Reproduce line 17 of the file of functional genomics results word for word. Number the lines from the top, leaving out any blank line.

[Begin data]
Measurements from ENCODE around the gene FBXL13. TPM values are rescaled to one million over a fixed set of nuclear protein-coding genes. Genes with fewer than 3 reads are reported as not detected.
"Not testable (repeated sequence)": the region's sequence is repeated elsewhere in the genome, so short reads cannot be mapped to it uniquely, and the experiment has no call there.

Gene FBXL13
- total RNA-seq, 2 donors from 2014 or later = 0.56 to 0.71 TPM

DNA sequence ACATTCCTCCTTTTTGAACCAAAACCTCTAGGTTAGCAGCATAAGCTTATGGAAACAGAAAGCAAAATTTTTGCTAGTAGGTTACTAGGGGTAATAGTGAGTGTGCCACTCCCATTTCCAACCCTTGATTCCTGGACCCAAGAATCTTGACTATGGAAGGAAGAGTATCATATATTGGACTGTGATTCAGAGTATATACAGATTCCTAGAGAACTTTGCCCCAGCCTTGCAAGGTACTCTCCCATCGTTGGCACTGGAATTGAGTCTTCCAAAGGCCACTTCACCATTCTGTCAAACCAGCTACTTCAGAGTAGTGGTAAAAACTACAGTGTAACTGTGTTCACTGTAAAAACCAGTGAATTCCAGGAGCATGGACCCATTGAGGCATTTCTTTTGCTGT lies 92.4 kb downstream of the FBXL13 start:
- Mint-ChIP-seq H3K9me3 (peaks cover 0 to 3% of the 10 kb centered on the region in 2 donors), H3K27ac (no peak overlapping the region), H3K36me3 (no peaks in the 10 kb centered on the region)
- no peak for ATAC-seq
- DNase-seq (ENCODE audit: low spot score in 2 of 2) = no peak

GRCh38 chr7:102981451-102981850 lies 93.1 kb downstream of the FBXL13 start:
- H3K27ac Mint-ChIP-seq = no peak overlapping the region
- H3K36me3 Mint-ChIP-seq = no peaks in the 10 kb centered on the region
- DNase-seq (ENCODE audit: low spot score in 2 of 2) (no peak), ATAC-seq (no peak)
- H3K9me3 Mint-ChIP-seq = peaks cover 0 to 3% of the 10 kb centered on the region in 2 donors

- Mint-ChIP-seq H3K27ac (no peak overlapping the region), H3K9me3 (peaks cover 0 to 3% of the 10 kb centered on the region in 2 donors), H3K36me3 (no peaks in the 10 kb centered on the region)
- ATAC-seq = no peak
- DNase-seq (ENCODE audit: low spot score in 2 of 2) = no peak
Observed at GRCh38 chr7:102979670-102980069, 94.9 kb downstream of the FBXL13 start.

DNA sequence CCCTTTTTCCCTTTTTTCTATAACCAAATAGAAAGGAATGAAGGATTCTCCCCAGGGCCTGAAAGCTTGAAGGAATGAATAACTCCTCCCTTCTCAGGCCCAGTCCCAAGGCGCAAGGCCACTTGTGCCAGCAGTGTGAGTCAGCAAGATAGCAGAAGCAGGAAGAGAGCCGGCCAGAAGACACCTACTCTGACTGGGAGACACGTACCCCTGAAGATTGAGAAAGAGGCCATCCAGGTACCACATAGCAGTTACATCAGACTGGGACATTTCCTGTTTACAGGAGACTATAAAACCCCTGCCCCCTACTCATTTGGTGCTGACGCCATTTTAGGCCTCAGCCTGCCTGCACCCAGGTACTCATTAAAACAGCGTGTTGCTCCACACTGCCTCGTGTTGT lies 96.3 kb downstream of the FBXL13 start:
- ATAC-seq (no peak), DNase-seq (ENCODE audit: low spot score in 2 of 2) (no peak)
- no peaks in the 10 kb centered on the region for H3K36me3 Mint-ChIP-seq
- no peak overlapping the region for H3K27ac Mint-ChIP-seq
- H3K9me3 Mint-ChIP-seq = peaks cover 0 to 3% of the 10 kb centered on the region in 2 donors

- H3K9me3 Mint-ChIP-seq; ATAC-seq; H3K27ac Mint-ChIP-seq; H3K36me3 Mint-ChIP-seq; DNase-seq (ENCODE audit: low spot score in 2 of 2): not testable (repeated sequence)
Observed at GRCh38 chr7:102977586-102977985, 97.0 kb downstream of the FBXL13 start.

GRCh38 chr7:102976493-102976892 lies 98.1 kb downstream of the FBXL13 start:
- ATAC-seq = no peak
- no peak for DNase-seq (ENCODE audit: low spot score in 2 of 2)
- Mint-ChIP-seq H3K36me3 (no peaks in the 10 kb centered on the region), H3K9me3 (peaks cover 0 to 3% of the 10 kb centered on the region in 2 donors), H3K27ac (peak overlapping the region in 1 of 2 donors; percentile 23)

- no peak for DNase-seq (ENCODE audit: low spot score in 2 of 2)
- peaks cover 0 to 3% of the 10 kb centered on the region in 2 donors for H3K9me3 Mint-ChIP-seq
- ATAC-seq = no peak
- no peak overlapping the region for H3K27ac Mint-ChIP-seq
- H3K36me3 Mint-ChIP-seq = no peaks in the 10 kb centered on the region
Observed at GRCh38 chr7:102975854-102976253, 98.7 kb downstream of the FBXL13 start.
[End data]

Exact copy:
Observed at GRCh38 chr7:102979670-102980069, 94.9 kb downstream of the FBXL13 start.